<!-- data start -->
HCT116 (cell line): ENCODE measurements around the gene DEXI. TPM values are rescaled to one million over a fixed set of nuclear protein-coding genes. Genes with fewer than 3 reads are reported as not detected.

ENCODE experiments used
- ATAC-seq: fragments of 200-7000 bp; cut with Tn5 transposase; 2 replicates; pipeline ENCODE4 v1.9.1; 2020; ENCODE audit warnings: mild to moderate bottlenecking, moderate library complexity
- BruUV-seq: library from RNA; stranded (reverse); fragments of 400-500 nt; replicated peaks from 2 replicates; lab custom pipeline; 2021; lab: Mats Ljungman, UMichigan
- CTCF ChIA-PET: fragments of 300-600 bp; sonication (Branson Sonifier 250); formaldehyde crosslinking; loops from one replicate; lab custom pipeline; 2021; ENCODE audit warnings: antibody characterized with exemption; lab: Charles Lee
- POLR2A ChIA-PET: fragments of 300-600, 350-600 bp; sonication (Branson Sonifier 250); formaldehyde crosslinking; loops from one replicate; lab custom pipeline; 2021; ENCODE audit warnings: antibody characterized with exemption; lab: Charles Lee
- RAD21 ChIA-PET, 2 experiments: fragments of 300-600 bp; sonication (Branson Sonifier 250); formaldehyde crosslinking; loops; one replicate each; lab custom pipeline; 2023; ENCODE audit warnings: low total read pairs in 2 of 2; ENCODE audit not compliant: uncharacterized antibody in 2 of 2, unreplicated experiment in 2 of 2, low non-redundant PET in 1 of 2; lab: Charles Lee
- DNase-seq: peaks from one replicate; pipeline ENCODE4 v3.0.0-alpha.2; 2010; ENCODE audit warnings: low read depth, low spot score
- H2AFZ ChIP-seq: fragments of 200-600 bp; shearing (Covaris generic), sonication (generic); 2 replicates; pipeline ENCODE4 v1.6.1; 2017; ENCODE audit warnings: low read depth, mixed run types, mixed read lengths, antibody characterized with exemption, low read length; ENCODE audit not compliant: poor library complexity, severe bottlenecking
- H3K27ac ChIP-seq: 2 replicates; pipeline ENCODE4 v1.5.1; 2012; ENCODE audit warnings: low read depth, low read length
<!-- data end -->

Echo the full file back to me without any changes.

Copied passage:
HCT116 (cell line): ENCODE measurements around the gene DEXI. TPM values are rescaled to one million over a fixed set of nuclear protein-coding genes. Genes with fewer than 3 reads are reported as not detected.

ENCODE experiments used
- ATAC-seq: fragments of 200-7000 bp; cut with Tn5 transposase; 2 replicates; pipeline ENCODE4 v1.9.1; 2020; ENCODE audit warnings: mild to moderate bottlenecking, moderate library complexity
- BruUV-seq: library from RNA; stranded (reverse); fragments of 400-500 nt; replicated peaks from 2 replicates; lab custom pipeline; 2021; lab: Mats Ljungman, UMichigan
- CTCF ChIA-PET: fragments of 300-600 bp; sonication (Branson Sonifier 250); formaldehyde crosslinking; loops from one replicate; lab custom pipeline; 2021; ENCODE audit warnings: antibody characterized with exemption; lab: Charles Lee
- POLR2A ChIA-PET: fragments of 300-600, 350-600 bp; sonication (Branson Sonifier 250); formaldehyde crosslinking; loops from one replicate; lab custom pipeline; 2021; ENCODE audit warnings: antibody characterized with exemption; lab: Charles Lee
- RAD21 ChIA-PET, 2 experiments: fragments of 300-600 bp; sonication (Branson Sonifier 250); formaldehyde crosslinking; loops; one replicate each; lab custom pipeline; 2023; ENCODE audit warnings: low total read pairs in 2 of 2; ENCODE audit not compliant: uncharacterized antibody in 2 of 2, unreplicated experiment in 2 of 2, low non-redundant PET in 1 of 2; lab: Charles Lee
- DNase-seq: peaks from one replicate; pipeline ENCODE4 v3.0.0-alpha.2; 2010; ENCODE audit warnings: low read depth, low spot score
- H2AFZ ChIP-seq: fragments of 200-600 bp; shearing (Covaris generic), sonication (generic); 2 replicates; pipeline ENCODE4 v1.6.1; 2017; ENCODE audit warnings: low read depth, mixed run types, mixed read lengths, antibody characterized with exemption, low read length; ENCODE audit not compliant: poor library complexity, severe bottlenecking
- H3K27ac ChIP-seq: 2 replicates; pipeline ENCODE4 v1.5.1; 2012; ENCODE audit warnings: low read depth, low read length